I love gaming. I grew up with video games, starting all the way from the young, young age of 2 years old. Now, for some people, this might be seen as poor parenting and the rotting away of a child’s mind. WRONG. My dad bought a Sega Master System for himself, I just happened to be interested in what was going on. I learned to read at a very young age, and I understood what I was reading. You know that spell-out-the-words-so-the-kid-doesn’t-understand-you trick that parents like to do? You couldn’t put that one into use with me. My dad likes to tell stories of when I would read my alphabet book — one letter per page — and my dad would be concerned that I wasn’t following the order of the alphabet as I read out loud. It turned out that I was flipping the pages in groups and was actually reading whatever letter page I flipped to. Or the story where he tried to convince me a store was closed, but I could read the “We’re Open” sign and knew he was wrong.
I slightly digress, but the point is that my early development meant I could appreciate (or at least enjoy) video games. Not only did I fall in love with video games, but it made me want to play all kinds of games, much like any other kid growing up. I’ve always had a few board games wherever home was, and I still do now, at this very moment. I also got into POGS, Pokemon cards, classic board games, and more recently, as I’ve previously mentioned, Dungeons & Dragons. And, of course, I’ve always kept up with the latest video games, even if I never play (or even open) the newer games that I own for very long. (I always mean to get to them, just like the shelves of books and movies I’ve yet to begin.)
But there has always been something about board games that can really bring out a side of you that you may not often explore. That’s not to say that video games can’t bring out the same, especially with the evolution of online multiplayer games, but having a tactile game at a table, sitting around with friends, rolling dice and drawing cards, or drawing stuff and shouting answers has an immediacy and intimacy that you can’t quite achieve with video games. Card games can have a similar effect, but if it’s a game like poker, where there’s stakes outside of winning and losing involved, it can feel a little intimidating to the uninitiated. Board games have the ability to invite anyone to the table because of the fact that, most of the time, the stakes are just winning or losing. The only thing you really lose is time, but really, you haven’t lost any time if you enjoyed it.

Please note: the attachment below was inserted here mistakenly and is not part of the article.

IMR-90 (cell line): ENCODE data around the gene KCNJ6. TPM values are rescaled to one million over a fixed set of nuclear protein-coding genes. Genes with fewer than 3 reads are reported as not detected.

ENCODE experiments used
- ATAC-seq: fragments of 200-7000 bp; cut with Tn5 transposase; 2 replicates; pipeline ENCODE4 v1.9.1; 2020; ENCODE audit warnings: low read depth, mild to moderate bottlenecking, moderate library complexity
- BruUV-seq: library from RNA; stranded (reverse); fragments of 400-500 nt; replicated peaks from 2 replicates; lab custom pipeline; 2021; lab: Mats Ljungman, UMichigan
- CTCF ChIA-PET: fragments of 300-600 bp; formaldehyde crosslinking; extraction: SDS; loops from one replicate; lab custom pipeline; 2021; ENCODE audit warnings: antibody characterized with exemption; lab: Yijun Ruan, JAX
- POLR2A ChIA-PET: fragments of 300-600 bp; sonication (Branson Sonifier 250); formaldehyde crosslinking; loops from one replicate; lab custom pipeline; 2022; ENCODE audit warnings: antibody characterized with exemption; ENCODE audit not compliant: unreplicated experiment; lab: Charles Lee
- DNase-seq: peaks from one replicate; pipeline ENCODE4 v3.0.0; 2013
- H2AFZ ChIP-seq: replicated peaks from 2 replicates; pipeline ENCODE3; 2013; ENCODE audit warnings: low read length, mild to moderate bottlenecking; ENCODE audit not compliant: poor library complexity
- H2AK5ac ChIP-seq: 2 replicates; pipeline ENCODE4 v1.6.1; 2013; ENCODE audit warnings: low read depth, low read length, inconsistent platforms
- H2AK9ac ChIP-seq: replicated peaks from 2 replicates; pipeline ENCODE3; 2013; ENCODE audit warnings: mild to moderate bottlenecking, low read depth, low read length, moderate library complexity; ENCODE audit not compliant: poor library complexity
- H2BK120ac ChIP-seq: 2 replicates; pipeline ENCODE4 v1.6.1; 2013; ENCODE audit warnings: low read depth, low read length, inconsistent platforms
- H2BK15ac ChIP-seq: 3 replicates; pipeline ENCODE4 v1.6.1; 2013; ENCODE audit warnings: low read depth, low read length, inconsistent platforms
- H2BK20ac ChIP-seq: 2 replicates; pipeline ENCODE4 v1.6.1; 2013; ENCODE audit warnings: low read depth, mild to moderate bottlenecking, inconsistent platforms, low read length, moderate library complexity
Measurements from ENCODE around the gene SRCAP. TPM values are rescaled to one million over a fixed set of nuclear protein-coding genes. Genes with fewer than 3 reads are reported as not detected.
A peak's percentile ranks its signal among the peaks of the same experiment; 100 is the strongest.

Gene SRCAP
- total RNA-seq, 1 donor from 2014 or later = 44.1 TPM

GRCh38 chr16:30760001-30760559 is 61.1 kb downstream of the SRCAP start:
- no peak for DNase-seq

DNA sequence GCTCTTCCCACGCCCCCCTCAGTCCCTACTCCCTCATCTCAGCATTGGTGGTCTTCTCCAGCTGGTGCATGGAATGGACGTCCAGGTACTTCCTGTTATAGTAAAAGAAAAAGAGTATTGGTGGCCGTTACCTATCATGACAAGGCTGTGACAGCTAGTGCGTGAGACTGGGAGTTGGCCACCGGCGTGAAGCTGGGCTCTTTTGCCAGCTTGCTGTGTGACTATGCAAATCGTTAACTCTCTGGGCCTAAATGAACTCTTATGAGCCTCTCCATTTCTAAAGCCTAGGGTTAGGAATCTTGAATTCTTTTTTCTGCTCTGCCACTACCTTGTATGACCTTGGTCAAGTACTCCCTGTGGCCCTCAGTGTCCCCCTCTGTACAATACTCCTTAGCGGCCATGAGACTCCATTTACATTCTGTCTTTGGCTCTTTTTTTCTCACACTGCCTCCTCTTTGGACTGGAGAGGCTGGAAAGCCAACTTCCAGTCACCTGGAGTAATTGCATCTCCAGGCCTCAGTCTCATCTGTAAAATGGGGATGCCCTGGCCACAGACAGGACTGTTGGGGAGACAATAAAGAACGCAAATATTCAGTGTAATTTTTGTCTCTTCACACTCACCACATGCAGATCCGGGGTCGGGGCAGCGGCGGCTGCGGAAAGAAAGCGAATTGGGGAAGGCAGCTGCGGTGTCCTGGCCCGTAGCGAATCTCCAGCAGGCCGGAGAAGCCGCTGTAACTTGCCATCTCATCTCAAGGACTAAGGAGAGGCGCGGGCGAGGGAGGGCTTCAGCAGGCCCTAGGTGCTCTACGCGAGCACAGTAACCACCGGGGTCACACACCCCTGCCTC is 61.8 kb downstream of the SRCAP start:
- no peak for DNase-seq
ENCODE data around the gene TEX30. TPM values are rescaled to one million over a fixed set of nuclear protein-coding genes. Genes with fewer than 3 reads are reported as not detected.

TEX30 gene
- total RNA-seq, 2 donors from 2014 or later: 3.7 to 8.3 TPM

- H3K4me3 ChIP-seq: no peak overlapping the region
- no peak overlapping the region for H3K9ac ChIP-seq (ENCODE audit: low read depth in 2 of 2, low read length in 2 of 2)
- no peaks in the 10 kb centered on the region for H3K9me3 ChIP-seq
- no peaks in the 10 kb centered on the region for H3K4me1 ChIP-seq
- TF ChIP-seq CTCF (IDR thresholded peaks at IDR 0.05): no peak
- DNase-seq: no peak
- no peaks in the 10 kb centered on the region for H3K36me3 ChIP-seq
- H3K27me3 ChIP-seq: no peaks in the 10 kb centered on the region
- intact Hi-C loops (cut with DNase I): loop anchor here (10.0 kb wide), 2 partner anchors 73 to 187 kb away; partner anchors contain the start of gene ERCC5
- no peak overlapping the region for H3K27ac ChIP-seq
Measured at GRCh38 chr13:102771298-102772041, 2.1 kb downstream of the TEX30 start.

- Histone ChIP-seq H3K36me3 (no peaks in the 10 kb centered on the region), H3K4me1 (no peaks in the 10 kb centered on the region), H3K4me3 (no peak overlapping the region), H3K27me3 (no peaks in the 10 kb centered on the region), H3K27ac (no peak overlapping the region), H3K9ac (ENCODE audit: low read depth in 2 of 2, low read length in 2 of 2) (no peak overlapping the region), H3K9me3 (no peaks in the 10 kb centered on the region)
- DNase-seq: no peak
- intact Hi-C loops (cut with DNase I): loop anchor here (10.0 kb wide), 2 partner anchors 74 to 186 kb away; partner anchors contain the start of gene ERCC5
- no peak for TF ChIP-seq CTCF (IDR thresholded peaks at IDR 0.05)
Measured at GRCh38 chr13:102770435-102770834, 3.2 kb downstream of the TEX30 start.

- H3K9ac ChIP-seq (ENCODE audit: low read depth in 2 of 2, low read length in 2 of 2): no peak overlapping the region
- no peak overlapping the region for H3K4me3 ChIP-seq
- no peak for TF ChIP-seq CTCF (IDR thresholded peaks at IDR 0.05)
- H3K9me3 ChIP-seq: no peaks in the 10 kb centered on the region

I had the pleasure of finally playing a couple of games with a couple of friends at Snakes and Lattes, a board game cafe in Toronto that has recently renovated and re-arranged itself. If you’ve ever played the game “Cards Against Humanity”, chances are this cafe is where your deck came from (in Canada, at least). I love this place. The atmosphere is warm and (obviously) playful, with many cheers, hand claps, and exaggerated groans indicating clear losses or poor choices of tactics. One of my friends suggested playing “Ticket To Ride: Europe”, which I had fun playing. (I even picked up my own copy of it on the way out.) She won, but because of the atmosphere and the fun of learning a new game, we were all content with the result. We played a round of “Disney Trivial Pursuit”, which had its moments, but we found ourselves constantly drawing questions related to the few Disney movies we hadn’t ever watched. I wanted to learn how to play “Settlers of Catan”, but I kept that to myself as it was getting late at the cafe. We’ll be back, though. I’m sure of it.
A couple of years ago, Hasbro introduced (or re-introduced) the idea of family game night every week. Now, of course, this was to help them sell their board games, but it’s not a bad idea. I know I would look forward to that every week, even if it meant spending the time and money at Snakes and Lattes. It’s awesome how a few plastic pieces on printed cardboard and a couple of a dice can make you forget about your stresses of the day and gear you up to strategize and play.